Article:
Key data transfer-related takeaways from this Pharma forum 2021 session include:
-Data transfers beyond the EEA require legal adequacy measures (adequacy decision (which include EU to UK transfers) or standard contractual clauses and supplemental assessments and measures) in place before they can be undertaken.
-The CJEU decision in Schrems II invalidated Privacy Shield, however, Standard Contractual Clauses (SCCs) can remain a valid transfer mechanism when used alongside transfer impact assessments and appropriate supplemental safeguards (where required). Different regulators have adopted different approaches to what constitutes appropriate assessments and safeguards following Schrems II.
-New EC SCCs are modular in format: C2C, C2P, P2P and P2C; there is no additional processor agreement required for C2P and P2P (unless some processing takes place in the EEA). The SCCs offer multi-party possibilities for both data importers and exporters, and the choice of law and jurisdiction within the EU. The ICO is expected to publish UK SCCs later this summer.
-The new EC SCCs include clauses relevant to the law enforcement access concerns central to Schrems II, including that: parties warrant the level of protection in the third country, transparency/information obligations, obligations relevant to official requests for disclosure, and documentation obligations.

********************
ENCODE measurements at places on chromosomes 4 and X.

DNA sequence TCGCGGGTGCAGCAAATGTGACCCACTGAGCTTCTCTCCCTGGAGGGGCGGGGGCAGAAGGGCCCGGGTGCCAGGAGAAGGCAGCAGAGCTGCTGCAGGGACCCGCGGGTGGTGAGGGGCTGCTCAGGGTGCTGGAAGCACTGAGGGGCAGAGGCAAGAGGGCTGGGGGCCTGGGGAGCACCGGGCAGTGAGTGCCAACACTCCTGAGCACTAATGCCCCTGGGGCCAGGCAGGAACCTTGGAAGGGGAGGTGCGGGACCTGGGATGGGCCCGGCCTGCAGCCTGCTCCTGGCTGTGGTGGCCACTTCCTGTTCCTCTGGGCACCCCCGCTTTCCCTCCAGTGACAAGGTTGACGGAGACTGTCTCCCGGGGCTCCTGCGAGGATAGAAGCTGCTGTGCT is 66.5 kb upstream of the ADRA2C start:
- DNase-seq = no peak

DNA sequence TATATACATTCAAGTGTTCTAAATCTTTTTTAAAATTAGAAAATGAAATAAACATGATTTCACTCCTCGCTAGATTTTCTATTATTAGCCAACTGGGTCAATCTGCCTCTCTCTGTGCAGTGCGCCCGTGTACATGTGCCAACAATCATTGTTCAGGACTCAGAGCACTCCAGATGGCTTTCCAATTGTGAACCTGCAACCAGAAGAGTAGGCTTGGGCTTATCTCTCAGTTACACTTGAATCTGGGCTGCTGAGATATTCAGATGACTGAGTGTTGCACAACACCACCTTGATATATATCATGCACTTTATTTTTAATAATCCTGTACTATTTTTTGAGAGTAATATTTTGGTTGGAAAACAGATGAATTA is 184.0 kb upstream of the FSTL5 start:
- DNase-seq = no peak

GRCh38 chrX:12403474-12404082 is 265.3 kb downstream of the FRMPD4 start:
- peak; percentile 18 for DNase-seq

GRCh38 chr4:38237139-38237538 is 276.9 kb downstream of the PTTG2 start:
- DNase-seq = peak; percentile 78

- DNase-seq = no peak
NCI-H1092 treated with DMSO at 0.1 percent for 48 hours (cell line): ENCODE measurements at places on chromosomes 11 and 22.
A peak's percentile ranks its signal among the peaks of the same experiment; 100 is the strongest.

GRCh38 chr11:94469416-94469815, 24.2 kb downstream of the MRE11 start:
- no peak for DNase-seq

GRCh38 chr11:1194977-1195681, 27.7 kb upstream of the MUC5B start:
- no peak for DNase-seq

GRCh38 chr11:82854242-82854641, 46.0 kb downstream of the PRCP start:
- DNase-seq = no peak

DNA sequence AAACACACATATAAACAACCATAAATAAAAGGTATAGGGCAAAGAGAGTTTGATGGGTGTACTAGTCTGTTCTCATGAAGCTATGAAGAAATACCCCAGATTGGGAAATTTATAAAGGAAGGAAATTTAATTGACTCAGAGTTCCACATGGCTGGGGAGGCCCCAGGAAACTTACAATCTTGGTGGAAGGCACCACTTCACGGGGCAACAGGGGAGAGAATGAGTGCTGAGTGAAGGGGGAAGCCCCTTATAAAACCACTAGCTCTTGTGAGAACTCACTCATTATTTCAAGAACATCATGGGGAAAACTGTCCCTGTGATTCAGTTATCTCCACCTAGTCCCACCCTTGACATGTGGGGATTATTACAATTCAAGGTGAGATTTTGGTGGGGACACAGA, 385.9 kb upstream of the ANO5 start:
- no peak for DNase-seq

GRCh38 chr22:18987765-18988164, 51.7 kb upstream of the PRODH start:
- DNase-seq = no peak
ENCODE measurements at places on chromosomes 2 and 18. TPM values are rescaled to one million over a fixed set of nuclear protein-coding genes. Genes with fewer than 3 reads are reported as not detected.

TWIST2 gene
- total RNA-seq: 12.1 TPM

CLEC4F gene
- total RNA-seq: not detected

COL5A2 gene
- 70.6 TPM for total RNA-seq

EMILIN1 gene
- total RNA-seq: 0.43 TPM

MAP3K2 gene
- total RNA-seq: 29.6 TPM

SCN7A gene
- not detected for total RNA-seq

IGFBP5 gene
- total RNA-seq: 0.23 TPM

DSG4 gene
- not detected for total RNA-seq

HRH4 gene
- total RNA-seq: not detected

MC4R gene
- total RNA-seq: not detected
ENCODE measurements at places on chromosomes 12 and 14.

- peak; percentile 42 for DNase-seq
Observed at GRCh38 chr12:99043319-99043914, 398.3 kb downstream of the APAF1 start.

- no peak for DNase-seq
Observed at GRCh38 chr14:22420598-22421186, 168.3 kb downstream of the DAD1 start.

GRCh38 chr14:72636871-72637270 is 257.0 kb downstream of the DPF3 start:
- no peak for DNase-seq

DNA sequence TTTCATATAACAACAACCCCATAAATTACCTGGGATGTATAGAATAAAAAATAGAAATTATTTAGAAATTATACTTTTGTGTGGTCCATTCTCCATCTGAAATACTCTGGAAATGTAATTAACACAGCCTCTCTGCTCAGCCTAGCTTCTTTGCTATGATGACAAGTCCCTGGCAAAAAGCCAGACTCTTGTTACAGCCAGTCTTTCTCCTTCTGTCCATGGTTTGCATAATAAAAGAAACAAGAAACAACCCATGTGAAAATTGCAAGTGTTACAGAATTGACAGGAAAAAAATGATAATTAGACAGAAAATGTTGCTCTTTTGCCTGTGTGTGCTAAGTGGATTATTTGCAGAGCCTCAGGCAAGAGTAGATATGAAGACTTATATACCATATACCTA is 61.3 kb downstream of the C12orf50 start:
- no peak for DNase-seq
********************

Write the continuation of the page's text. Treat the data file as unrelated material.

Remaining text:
-Your next steps should be to start planning and data mapping your transfers, identify the correct SCC modules to use, kick off transfer impact assessment process, and document and constantly re-evaluate the measures you’ve undertaken.
Key AI regulation-related takeaways include:
-AI regulation impacts the entire life cycle of an AI-driven product or system and sits alongside the GDPR. It applies to software, specified techniques and approaches, machine learning/logic/stats-based approaches, and generated outputs.
-AI’s potential impact on life sciences is evident in the rise of high-risk AI systems. Looking more broadly, you can see its effect in recent developments in medical devices regulation, and in the huge role AI plays in today’s pharmaceuticals industry.
-The new AI regulation framework prohibits practices (dark patterns, micro-targeting) not systems. It breaks AI systems into “high risk” and “low risk” categories. High risk systems are broken down further by classification model and come with a new set of control requirements.
-Enforcement is handled by the European AI Board and National Competent Authorities and involves governance disclosure. Non-compliance carries financial penalties of up to 6% of global annual turnover.
Key cybersecurity risk takeaways include:
-Key cybersecurity threat points to consider are the vendor eco-system, ransomware, phishing attacks, the Internet of Things (IoT), state-sponsored attacks, and employees and insider threats.
-The best defence is preparation. Tools and techniques include data audits, accountability, security frameworks, proper regulator engagement, IT forensics, and understanding how insider threats develop and play out.
-The stakes are high! Potential consequences of cyberattacks include reputation damage and costly group litigation claims.